Great progress has been made on various designs and the size of other pieces:
Pink Flowered Evodia Tree base
12″of 22 Gauge Green Colored Copper Wire
The original plan I had in mind to create the pink poofs of flowers for the pink flowered evodia, the preferred tree of the Ulysses Butterfly, was not the best idea for this art installation. Finding a much better yarn immediately brought a great fun design to include in the work. A base of lime green wire crochet with poofy fun yarn is the perfect feel I want to for this piece.
The fruit for the China Pine are done! YAY!!
Slowly growing the Spur Mahogany tree and it’s up to 40cm in diameter!
To watch my day to day progress follow me on Instagram: StudioDeanna
“Learn to Knit” was on my on 2014 New Year’s Resolution list, staring at me all year long. In 2015 that goal is now a stern glare. Or is that a look of jealousy as I play faithfully each day with my crochet hooks?
The beautiful, wood knitting needles that were given to me have sat in a perfectly sized, zip bag that held my Uniqlo Room Shoes, keeping company with the instruction book, lavender yarn, and a small scarf pattern I’d like to try as a first project.
My self-organized “Learn to Knit” Kit:
Otherwise, it has a been a very successful year for me. Many of my resolutions have come to fruition; saving money, applying to artist calls, completing various art projects such as the Electric Butterflies installation, and an artist residency.
Some items have been such a spectacular success that I no longer have time to complete others. My dream to create a wire crocheted immersive butterfly garden art installation is finally happening and consumes most every hour of each day. In Mar/Apr I am to be an Artist Residence in Australia to do research on the Rainforest Butterflies and their preferred fauna in Far North Queensland!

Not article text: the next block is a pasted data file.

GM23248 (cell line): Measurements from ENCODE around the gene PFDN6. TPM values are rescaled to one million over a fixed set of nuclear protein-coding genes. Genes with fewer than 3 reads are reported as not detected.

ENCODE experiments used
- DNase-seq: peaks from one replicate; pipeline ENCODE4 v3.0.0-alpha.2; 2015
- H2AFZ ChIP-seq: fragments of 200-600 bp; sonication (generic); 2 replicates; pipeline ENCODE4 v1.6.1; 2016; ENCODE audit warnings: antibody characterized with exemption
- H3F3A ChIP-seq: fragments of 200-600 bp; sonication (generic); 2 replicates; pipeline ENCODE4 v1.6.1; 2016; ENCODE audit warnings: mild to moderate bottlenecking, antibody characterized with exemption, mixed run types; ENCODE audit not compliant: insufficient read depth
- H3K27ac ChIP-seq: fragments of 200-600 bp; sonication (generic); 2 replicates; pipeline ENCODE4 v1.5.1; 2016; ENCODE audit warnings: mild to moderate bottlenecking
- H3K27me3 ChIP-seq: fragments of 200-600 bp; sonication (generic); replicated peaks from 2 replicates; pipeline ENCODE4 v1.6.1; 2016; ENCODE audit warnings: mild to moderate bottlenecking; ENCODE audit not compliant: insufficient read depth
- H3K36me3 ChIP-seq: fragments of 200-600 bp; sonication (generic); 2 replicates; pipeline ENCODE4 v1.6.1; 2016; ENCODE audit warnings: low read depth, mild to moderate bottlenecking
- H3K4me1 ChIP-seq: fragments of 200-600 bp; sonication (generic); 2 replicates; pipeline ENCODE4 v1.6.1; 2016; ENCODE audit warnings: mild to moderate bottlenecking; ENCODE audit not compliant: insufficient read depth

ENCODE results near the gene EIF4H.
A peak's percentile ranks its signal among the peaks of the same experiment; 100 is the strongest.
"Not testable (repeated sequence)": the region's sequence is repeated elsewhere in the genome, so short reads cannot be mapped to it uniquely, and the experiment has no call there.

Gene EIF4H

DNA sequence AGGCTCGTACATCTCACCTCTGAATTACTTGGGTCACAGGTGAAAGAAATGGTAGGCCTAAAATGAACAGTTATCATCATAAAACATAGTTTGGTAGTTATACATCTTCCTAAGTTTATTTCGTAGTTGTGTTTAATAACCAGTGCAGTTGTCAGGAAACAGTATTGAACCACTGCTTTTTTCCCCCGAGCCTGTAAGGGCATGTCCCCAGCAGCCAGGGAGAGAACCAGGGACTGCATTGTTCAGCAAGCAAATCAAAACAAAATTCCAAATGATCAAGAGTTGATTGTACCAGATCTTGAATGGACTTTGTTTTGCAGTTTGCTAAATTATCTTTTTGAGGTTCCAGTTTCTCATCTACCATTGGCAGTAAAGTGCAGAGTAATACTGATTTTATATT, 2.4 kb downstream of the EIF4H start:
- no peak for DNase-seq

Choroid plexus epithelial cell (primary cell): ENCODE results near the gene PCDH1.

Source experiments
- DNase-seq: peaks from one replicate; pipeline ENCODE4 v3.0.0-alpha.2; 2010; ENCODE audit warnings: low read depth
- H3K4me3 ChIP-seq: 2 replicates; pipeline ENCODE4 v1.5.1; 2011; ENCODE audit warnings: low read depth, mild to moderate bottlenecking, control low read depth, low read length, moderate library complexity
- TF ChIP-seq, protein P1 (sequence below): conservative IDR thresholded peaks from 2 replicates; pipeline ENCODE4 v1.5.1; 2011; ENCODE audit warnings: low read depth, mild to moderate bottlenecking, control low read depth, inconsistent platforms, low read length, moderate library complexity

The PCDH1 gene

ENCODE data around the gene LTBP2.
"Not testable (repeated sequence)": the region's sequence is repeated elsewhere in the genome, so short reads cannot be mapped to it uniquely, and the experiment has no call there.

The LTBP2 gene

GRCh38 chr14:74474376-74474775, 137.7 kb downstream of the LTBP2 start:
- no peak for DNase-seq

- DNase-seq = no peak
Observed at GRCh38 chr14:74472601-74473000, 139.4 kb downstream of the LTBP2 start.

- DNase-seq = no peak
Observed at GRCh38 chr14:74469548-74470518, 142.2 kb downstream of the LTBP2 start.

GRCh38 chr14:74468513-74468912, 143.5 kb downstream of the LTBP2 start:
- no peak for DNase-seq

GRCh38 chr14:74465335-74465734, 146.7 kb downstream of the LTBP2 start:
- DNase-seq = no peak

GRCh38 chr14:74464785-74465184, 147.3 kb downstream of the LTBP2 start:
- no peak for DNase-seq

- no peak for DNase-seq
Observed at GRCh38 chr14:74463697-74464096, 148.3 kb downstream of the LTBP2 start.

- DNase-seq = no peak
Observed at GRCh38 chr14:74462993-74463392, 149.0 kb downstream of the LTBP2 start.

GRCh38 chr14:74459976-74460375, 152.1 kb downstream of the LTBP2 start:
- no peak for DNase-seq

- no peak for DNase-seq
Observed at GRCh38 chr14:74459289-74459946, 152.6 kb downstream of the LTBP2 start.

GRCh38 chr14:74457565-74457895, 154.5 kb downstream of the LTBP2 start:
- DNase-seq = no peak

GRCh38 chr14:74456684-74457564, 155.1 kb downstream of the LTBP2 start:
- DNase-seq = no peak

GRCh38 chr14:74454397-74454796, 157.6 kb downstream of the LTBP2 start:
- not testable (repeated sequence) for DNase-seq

Some resolutions came out differently than expected. For the Tokyo Art Book Fair I had originally planned to put together the cookbook I had been working on but then I came up with a completely different idea using a maps and embroidery work. Love the end results but alas, my plans to put together that cookbook has been set aside for now and I have no idea when I might get to it.
Maybe in 2015…
Friday, Jan 9, 2015 – I made my first knitting stitches!! My lovely friend Ellen took pity on me after seeing my knitting fail post in Instagram and thought me how to knit! I can now cast on and do the garter stitch. I’ve already been asked to knit a pair of socks. Maybe in 2016…
Each design I create is as unique as each flower, fruit, leaf and butterfly is different than any other I can find a pattern for. Thankfully, I do not need to completely reinvent the wheel. From my first days of learning to crochet, Lesley Stanfield’s 100 Flowers to Knit & Crochet has been by my side.
Heavily modifying Lesley Stansfield’s Fig pattern, I’m able to recreate Polyalthia Michaelii near it’s life size and color. A Far North Queensland plant that is a favorite of both the Green Spotted Triangle Butterfly caterpillar and the fruit is eaten by the Casawary. Continuing the same process as I have been working, using the grid patterned paper in my Evernote Moleskine.
I was gifted Lesley Stanfield’s 75 Birds, Butterflies & little beasts to knit and crochet and it has been the perfect addition. I’ve picked up a couple other crochet design books but I consistently return to Lesley Stanfield’s books.
To follow my day to day progress via Instagram: Studio Deanna